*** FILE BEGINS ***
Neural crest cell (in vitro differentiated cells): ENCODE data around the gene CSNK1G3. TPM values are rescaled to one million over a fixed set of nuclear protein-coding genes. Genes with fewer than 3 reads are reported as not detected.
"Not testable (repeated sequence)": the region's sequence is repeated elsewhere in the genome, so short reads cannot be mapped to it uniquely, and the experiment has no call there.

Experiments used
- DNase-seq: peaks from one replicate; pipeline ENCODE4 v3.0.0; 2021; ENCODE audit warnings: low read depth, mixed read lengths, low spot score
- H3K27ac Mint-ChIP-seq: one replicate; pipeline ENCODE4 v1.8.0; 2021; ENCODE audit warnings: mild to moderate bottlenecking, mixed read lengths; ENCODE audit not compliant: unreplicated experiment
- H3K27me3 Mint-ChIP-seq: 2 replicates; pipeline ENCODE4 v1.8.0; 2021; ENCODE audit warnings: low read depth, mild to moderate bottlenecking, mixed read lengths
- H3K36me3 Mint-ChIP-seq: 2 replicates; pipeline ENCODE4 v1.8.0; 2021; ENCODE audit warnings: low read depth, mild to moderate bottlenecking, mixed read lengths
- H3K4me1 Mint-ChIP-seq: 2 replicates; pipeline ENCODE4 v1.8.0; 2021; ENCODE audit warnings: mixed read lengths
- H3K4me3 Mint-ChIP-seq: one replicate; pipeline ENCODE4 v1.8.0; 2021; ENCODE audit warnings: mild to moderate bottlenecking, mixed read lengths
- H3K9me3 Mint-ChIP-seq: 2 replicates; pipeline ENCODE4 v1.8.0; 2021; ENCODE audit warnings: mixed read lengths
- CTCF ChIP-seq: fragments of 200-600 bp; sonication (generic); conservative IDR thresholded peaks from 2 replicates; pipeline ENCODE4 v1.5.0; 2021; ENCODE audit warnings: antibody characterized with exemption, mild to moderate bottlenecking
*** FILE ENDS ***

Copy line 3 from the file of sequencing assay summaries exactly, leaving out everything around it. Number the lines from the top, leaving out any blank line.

Experiments used